"Surpassing the president's request by such a large and unwarranted amount should not be the starting position of the House Armed Services Committee, particularly when current defense spending levels should already be reduced," the lawmakers wrote. "America spends more on its military than the next 11 largest defense-spending nations combined. This will remain true if the president's budget request were enacted, and the ratio will only increase under the Senate's proposal."

The latest round of congressional debate over Pentagon spending came as the final U.S. military plane departed Kabul's international airport on Monday, marking the close of a war and occupation that killed 241,000 people—including more than 47,000 Afghan civilians—and cost the U.S. $2.3 trillion. But while the U.S. may no longer have a troop presence in Afghanistan, military operations such as drone strikes are expected to continue.

"As we watch the tragic humanitarian situation unfold in Afghanistan, we must reevaluate our priorities when it comes to cutting the bloated defense budget that has enabled 40 years of blank-check wars around the globe," Lee, the only member of Congress to vote against the U.S. invasion of Afghanistan, said in a statement Monday. "Despite trillions of dollars poured into our endless military spending, this budget has failed to meet the greatest threats that our nation and our world faces today, including the Covid-19 pandemic, the climate crisis, and the needs of 140 million people living in poverty."

"Now is the time to shift our investments away from endless wars and toward addressing human needs," Lee added.

In an analysis released earlier this month, Lindsay Koshgarian of the National Priorities Project estimated that the roughly $19 billion the Pentagon budgeted for the U.S. occupation of Afghanistan in 2020 alone would be enough to fund initial resettlement costs for 1.2 million refugees.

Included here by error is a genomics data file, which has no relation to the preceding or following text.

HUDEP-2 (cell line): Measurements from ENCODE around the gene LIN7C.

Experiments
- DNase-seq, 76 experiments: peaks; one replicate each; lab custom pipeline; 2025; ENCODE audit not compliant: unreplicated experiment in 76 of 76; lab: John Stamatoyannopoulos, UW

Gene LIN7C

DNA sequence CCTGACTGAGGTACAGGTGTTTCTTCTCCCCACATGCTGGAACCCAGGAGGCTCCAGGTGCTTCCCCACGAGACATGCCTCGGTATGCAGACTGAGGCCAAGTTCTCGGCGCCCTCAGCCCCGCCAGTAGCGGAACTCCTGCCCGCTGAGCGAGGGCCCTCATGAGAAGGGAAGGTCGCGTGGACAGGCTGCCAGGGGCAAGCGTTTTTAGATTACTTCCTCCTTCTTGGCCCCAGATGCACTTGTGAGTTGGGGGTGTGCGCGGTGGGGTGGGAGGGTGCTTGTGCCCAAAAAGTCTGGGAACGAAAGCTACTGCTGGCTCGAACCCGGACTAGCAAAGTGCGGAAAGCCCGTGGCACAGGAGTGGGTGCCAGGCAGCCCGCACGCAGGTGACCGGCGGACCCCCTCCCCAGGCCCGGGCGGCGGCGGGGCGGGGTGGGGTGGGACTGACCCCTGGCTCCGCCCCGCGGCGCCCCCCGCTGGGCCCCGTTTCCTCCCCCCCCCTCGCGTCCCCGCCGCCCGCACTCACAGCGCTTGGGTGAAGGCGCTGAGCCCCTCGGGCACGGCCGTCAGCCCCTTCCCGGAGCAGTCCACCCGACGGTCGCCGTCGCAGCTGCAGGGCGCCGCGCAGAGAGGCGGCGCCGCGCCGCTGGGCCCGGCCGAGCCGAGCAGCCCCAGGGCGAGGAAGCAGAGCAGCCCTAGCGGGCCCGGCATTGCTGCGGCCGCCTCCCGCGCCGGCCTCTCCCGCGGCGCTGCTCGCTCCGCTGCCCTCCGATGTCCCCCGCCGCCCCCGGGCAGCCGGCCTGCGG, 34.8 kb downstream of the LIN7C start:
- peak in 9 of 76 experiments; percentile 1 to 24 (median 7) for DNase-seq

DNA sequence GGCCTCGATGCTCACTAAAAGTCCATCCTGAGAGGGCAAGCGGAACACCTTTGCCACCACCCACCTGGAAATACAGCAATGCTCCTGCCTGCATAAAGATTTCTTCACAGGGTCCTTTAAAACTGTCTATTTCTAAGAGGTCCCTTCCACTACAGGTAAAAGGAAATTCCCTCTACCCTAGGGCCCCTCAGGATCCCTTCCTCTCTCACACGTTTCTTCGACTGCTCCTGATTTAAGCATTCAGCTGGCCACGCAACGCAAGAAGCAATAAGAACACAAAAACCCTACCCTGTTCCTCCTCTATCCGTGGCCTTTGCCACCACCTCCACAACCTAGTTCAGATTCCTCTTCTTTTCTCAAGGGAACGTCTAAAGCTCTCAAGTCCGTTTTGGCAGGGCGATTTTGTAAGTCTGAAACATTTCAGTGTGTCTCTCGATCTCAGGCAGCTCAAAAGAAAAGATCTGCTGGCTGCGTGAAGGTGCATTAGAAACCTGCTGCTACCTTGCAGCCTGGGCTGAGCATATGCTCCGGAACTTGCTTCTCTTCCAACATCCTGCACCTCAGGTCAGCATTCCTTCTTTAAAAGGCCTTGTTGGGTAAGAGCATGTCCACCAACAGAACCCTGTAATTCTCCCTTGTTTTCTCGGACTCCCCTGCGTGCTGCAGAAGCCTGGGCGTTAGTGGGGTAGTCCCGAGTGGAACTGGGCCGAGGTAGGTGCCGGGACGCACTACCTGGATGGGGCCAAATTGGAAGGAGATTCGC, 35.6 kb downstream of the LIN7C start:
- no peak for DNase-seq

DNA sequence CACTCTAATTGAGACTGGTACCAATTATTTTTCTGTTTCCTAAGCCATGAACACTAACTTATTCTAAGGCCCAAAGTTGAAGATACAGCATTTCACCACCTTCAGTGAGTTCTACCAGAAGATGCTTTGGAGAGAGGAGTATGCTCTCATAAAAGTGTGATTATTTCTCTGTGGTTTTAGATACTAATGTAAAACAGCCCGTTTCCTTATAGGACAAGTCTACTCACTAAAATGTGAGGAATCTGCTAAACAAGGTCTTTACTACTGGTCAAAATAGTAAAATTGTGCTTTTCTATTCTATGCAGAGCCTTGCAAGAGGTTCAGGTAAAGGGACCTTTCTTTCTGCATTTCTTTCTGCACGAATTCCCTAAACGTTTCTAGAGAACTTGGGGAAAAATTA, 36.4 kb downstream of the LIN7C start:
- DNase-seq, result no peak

"We'd face even lower costs to help resettle Afghans in countries closer to home—all the more reason after 20 years of war to step up with some serious resources and get it done," Koshgarian wrote. "After twenty years, we owe the Afghan people at least that much."

Our work is licensed under Creative Commons (CC BY-NC-ND 3.0). Feel free to republish and share widely.

Just a few days left in our crucial Mid-Year Campaign and we might not make it without your help.
Who funds our independent journalism? Readers like you who believe in our mission: To inform. To inspire. To ignite change for the common good. No corporate advertisers. No billionaire founder. Our non-partisan, nonprofit media model has only one source of revenue: The people who read and value this work and our mission. That's it.
And the model is simple: If everyone just gives whatever amount they can afford and think is reasonable—$3, $9, $29, or more—we can continue. If not enough do, we go dark.

All the small gifts add up to something otherwise impossible. Please join us today. Donate to Common Dreams. This is crunch time. We need you now.

'Witness Intimidation. Clear as Day': Jan. 6 Panel Teases Evidence of Cover-Up Effort

"Add witness tampering to the laundry list of crimes Trump and his allies must be charged with," said professor Robert Reich.

Jessica Corbett ·

'Bombshell After Bombshell' Dropped as Jan. 6 Testimony Homes In On Trump Guilt

"Hutchinson's testimony of the deeply detailed plans of January 6 and the inaction of those in the White House in response to the violence show just how close we came to a coup," said one pro-democracy organizer.

Brett Wilkins ·

Mark Meadows 'Did Seek That Pardon, Yes Ma'am,' Hutchinson Testifies

The former aide confirmed that attorney Rudy Giuliani also sought a presidential pardon related to the January 6 attack.

Jessica Corbett ·

UN Chief Warns of 'Ocean Emergency' as Leaders Confront Biodiversity Loss, Pollution

"We must turn the tide," said Secretary-General António Guterres. "A healthy and productive ocean is vital to our shared future."

Julia Conley ·

'I Don't F—ing Care That They Have Weapons': Trump Wanted Security to Let Armed Supporters March on Capitol

"They're not here to hurt me," Trump said on the day of the January 6 insurrection, testified a former aide to ex-White House Chief of Staff Mark Meadows.

Jake Johnson ·

Common Dreams Logo